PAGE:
People and Land of Israel: Jerusalem

 •  2 min. read  •  grade level: 12
A Letter from Jerusalem of a recent date, in the Augsbury Gazette, says:
“In digging out the foundation of a house which is being built in tine city for the Austrian Catholic Clergy, the workmen discovered at a depth of about fifteen feet from the surface several subterranean rooms, the walls of which are of hewn stone, and the floor of mosaic. The most important part of the discovery is, however, a grotto cut out in the rock, and supported by five columns. There are certain indications which lead to the belief that this grotto had served as a church for the early Christians; but the grotto, it is supposed, was formed before the advent of Christianity. Several capitals of Corinthian columns and fragments of antique marbles have also been found. The Austrian, French, and Prussian consuls, accompanied by the architect Eddlicher, who is superintending the building have visited these subterranean galleries, and have had photographic drawings made. The Musselman authorities throw no obstacles in the way of those archeological researches.”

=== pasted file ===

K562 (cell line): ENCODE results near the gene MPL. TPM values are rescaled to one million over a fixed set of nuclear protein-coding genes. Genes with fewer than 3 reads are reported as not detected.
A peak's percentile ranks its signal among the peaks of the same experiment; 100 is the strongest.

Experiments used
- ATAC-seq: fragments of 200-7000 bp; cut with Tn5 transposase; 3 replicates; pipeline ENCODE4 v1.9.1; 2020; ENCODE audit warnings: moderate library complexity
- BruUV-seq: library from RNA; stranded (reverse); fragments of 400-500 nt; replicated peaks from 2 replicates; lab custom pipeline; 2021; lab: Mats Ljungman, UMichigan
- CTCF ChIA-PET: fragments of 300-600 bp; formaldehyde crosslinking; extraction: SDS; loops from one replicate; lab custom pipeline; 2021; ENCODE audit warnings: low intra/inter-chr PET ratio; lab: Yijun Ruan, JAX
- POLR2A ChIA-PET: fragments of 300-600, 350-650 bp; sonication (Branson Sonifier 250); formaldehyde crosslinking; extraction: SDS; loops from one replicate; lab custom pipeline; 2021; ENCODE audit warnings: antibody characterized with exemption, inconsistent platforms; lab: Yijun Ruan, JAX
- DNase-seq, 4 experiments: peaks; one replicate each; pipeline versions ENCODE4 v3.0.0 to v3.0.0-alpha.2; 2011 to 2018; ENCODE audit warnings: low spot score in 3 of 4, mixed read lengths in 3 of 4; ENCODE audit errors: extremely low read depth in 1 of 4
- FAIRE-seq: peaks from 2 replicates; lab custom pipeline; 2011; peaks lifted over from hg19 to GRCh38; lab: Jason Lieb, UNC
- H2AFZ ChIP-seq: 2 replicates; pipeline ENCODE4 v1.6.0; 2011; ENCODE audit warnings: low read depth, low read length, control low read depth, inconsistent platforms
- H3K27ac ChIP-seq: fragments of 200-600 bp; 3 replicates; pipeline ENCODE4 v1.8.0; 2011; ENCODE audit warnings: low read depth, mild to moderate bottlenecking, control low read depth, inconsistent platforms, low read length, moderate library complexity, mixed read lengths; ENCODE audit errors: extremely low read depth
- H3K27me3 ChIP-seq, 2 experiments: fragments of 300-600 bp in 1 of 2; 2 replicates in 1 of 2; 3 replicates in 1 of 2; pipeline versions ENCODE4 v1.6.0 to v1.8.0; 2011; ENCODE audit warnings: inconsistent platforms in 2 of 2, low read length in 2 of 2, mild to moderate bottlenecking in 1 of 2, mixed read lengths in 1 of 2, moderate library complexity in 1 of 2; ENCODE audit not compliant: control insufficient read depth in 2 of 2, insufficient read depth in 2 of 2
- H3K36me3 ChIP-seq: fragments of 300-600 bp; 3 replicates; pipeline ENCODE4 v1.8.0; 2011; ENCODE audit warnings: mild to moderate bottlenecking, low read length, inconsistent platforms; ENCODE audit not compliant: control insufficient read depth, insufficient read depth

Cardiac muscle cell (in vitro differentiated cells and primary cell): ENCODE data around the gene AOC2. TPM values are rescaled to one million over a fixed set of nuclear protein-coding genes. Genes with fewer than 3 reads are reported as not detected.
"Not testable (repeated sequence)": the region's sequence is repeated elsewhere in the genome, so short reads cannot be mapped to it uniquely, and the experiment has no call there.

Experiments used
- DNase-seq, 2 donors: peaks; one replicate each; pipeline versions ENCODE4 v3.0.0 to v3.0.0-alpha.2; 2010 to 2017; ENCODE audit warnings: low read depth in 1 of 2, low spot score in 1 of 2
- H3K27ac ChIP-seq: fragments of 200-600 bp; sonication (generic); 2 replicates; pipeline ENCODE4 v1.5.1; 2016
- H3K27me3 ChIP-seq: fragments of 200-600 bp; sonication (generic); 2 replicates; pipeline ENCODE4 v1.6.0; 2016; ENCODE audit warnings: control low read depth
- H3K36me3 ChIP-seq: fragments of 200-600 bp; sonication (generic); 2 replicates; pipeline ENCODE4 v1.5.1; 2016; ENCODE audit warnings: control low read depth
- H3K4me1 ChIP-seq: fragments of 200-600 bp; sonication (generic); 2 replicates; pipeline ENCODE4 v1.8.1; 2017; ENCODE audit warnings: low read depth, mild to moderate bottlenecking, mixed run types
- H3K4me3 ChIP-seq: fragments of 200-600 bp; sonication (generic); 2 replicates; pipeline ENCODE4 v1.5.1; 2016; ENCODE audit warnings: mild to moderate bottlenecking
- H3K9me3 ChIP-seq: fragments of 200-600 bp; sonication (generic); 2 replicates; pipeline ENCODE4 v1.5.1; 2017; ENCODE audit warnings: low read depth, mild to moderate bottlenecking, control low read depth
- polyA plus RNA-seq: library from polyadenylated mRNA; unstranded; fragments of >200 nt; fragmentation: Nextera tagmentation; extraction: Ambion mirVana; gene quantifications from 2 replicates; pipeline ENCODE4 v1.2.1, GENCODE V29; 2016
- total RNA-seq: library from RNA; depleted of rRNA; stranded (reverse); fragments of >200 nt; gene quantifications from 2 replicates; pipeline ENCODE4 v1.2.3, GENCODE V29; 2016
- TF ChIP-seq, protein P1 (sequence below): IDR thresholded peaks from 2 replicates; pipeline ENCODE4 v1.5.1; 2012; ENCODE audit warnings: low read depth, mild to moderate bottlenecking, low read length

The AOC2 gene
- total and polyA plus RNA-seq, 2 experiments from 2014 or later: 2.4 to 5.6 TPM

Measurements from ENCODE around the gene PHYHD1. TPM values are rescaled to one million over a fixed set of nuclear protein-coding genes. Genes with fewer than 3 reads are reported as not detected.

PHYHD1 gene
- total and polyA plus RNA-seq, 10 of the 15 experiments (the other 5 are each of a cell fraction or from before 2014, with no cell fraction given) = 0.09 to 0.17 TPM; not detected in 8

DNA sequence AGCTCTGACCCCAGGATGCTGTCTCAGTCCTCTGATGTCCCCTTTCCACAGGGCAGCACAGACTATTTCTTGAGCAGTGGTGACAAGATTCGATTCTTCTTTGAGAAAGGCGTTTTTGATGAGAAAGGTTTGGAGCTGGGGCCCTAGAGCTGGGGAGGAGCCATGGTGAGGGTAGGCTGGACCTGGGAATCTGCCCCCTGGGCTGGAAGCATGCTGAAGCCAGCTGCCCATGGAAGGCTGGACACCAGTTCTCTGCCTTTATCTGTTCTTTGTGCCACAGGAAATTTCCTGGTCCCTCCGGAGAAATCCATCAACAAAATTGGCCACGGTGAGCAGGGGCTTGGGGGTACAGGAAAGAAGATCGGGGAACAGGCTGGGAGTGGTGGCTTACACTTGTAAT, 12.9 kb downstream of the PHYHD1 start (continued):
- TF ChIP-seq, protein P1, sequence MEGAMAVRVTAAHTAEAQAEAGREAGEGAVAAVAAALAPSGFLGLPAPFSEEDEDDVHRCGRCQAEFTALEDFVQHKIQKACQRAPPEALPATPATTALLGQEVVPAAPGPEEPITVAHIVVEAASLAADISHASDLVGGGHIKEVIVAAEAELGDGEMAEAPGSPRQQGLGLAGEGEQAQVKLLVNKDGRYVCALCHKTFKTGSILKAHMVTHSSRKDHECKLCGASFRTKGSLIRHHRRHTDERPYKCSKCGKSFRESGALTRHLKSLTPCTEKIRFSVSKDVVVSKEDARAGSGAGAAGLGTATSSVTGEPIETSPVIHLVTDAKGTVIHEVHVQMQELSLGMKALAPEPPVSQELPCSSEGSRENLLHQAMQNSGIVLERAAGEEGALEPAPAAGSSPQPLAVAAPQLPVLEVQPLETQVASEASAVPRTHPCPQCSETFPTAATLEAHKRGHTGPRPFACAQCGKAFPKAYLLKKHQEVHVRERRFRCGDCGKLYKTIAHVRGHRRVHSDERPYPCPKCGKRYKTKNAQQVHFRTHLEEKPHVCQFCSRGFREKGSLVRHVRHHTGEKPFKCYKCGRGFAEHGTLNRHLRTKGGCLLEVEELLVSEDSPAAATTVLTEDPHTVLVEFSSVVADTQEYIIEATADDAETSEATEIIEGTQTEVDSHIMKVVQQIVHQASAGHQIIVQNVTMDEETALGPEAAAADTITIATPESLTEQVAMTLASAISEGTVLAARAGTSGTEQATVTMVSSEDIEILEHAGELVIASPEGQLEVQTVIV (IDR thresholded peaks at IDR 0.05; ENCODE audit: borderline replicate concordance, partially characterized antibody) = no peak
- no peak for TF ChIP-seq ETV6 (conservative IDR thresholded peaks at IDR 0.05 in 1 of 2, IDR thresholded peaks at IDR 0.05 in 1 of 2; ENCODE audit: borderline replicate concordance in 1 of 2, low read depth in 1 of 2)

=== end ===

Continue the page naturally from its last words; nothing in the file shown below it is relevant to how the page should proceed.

The Abbe J. H. Michon has just published a pamphlet entitled, “La Papaute it Jerusalem.” He thinks that, the influence of modern ideas having produced no effect on the administration of affairs at Rome, the progressive element of the nation has become a formidable enemy to the stationary element of the Pontifical Government; that the old machine may, it is true, go on, well or ill, so long as it is aided by foreign diplomacy or foreign occupation; but that, the moment these are withdrawn, the Papacy will be helplessly exposed to revolution, and that the danger is imminent. The solution of this question is not to be found, he thinks, in political, administrative, or civil reform, nor in the secularization of clerical power. It is to be found only in the abdication of temporal power. He is of opinion that, in such a case, the capital of the spiritual Papacy could not be Rome. This power would lose in dignity, and would still suffer from political complications. He believes that there is but one city in the world which presents conditions indispensable to its independence and grandeur, and where a new era would arise for the mission of a true apostle; and that city is Jerusalem!